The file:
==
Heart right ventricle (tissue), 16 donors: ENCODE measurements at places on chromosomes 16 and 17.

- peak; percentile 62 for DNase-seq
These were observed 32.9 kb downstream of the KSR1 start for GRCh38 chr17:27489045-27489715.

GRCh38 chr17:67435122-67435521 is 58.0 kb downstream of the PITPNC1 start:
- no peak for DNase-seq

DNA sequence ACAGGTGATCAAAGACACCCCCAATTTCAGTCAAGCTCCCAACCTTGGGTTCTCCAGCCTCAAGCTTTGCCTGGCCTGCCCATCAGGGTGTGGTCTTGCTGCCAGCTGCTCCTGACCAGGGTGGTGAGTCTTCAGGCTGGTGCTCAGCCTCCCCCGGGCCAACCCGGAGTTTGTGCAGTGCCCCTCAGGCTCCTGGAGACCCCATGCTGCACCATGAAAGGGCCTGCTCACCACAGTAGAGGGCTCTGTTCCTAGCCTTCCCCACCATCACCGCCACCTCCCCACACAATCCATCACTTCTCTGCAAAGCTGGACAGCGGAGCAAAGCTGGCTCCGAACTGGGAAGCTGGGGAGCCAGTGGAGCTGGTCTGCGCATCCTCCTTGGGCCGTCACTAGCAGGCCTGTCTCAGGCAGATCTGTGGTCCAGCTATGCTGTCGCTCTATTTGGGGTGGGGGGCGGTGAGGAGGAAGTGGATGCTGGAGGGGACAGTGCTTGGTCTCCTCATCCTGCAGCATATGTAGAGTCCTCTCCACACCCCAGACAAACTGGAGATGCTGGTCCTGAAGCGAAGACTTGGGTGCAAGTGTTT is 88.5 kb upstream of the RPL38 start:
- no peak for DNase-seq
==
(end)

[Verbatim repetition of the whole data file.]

Heart right ventricle (tissue), 16 donors: ENCODE measurements at places on chromosomes 16 and 17.

- peak; percentile 62 for DNase-seq
These were observed 32.9 kb downstream of the KSR1 start for GRCh38 chr17:27489045-27489715.

GRCh38 chr17:67435122-67435521 is 58.0 kb downstream of the PITPNC1 start:
- no peak for DNase-seq

DNA sequence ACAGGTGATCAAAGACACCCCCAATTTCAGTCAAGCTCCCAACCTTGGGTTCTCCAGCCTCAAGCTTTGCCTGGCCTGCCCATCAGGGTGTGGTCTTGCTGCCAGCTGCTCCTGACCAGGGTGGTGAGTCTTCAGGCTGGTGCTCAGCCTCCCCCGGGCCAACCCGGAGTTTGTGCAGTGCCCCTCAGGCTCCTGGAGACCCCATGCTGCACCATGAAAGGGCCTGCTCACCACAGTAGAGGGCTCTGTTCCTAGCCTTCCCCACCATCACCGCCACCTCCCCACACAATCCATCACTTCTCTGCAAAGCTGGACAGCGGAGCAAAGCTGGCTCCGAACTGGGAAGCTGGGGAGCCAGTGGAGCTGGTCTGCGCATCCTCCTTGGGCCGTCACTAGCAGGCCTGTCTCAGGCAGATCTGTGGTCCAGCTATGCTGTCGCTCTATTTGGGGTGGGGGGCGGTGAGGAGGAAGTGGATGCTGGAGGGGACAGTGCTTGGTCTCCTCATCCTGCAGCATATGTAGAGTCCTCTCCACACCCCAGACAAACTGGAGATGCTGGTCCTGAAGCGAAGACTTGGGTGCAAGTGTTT is 88.5 kb upstream of the RPL38 start:
- no peak for DNase-seq